This has been my favorite feature of the Voyager by far: I’m never tempted to forego a speed change and just try to wing it because of the hassle of switching belts. Using the correct speed for the drill bit and the material is as simple as a few clicks.

Offline Bob D.

  • Posts: 2105
Re: drill press??
« Reply #27 on: May 25, 2021, 07:40 AM »
Chuck...believe it or not, for every drill press session I have, I'll change the belts 2-3 times. Nothing's worse than drilling 1/8" diameter holes at 600 rpm. It's slow going and the drill bit never really cuts...it just beavers out the hole. Broken drill bits are usually the result.
This has been my favorite feature of the Voyager by far: I’m never tempted to forego a speed change and just try to wing it because of the hassle of switching belts. Using the correct speed for the drill bit and the material is as simple as a few clicks.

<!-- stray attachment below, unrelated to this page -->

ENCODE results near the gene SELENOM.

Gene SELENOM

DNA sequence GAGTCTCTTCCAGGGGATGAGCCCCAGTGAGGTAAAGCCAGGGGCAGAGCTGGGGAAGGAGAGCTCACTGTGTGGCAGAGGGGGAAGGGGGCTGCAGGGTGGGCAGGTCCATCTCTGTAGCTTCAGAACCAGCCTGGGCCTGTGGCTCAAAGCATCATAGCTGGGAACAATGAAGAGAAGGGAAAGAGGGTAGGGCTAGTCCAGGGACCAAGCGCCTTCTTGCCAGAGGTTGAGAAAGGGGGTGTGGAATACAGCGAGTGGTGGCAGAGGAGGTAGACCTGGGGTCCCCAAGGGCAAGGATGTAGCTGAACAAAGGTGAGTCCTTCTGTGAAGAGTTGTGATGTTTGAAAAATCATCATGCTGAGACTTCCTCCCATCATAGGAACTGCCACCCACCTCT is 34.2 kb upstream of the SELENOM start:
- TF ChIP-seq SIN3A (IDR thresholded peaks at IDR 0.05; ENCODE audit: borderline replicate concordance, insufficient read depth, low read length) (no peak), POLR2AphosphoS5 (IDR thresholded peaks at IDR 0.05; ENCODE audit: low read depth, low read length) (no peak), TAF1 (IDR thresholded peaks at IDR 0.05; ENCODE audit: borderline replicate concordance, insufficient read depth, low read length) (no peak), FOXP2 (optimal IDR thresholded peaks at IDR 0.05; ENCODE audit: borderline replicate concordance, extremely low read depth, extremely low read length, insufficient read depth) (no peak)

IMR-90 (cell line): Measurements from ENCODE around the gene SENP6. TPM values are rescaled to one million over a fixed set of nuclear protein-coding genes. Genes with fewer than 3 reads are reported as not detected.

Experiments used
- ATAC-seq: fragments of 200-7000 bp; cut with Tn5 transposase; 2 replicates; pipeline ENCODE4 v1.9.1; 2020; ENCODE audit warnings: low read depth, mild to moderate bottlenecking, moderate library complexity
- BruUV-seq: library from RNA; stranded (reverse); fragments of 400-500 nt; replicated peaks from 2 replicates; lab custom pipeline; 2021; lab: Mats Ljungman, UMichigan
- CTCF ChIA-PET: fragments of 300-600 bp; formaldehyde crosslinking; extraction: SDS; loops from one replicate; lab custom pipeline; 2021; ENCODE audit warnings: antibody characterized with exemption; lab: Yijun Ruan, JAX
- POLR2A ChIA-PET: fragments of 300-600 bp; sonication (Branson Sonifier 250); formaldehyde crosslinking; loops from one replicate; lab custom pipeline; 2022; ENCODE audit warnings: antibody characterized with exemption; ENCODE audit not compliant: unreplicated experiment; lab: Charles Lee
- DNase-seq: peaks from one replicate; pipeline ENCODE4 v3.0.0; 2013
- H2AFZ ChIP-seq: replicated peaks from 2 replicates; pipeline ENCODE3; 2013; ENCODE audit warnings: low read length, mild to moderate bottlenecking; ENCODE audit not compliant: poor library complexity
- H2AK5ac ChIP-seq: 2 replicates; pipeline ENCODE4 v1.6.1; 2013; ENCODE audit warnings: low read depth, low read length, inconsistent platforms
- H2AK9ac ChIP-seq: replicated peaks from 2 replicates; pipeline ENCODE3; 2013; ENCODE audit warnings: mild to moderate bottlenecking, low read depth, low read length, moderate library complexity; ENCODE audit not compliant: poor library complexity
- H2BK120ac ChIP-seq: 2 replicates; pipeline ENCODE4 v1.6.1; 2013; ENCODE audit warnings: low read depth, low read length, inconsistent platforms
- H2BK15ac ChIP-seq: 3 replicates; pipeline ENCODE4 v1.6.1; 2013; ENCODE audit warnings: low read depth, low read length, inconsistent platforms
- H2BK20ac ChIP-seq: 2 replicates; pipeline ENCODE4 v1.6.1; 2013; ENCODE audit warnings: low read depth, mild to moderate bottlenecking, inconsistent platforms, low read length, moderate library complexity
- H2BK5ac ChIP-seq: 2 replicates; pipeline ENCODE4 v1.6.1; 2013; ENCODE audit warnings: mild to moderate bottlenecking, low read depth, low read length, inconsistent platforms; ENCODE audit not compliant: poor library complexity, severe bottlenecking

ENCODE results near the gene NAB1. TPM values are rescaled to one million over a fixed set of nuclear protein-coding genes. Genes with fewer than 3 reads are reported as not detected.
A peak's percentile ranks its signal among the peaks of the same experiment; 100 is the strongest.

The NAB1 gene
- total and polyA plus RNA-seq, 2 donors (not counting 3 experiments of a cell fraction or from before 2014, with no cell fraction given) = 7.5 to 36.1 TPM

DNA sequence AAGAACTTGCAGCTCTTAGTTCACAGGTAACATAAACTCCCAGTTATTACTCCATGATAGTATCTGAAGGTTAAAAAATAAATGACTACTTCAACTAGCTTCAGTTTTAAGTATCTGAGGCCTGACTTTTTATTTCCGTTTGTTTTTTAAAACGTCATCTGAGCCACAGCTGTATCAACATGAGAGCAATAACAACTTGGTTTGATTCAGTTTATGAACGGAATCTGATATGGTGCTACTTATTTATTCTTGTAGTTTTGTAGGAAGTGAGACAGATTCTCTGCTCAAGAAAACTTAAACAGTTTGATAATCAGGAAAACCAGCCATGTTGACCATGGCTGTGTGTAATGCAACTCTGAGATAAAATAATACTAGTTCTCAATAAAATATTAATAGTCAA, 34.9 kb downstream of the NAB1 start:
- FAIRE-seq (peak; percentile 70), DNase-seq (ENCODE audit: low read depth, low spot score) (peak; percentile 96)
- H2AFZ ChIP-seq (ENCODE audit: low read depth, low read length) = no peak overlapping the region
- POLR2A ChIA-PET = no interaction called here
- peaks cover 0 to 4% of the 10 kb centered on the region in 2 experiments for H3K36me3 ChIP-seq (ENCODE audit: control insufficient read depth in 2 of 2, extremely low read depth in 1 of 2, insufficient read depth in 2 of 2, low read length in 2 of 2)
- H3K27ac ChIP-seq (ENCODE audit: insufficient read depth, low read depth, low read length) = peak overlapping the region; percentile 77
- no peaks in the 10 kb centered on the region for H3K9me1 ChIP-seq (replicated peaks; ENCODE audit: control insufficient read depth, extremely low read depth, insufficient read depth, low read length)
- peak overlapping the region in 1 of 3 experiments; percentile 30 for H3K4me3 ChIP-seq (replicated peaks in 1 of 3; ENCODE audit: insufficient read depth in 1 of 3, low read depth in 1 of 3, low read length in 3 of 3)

I will say the same for the DVR motor on my bandsaw. I now have the ability to change the speed based on what type of cut I am making and the material. So if resawing or cutting thick stock for a bowl blank I can use 4000 FPM, if doing lighter work I can choose 2000 FPM, or anywhere in between. If cutting plastics or aluminum there are presets for those materials too, and of course any custom speed you wish to set. All by the push of the buttons on the controller.
-----
It's a table saw, do you know where your fingers are?

Offline Bertotti

  • Posts: 180
Re: drill press??
« Reply #28 on: May 25, 2021, 08:40 AM »
I have been drilling headstocks for tuning machines on mandolins. I think Cheese nailed it. Pass by and I'll just get a jig for tuning machines. Much cheaper in the long run. The only other use I would have for it is sanding but an oscillating spindle sander would be a much more useful tool to me. Sometimes we get caught up in that mental masturbation Cheese mentioned. I'm over it now. Thanks!
I want to populate SD with trees because I miss the forests of the river bottoms.

Offline Packard

  • Posts: 387
Re: drill press??
« Reply #29 on: May 25, 2021, 08:52 AM »
Machine shop drill presses tend to be very accurate. 

This one, used sells for $2,499.00 and weighs 4,100 pounds. 


But personally I would try to find a jig that will accomplish the required accuracy.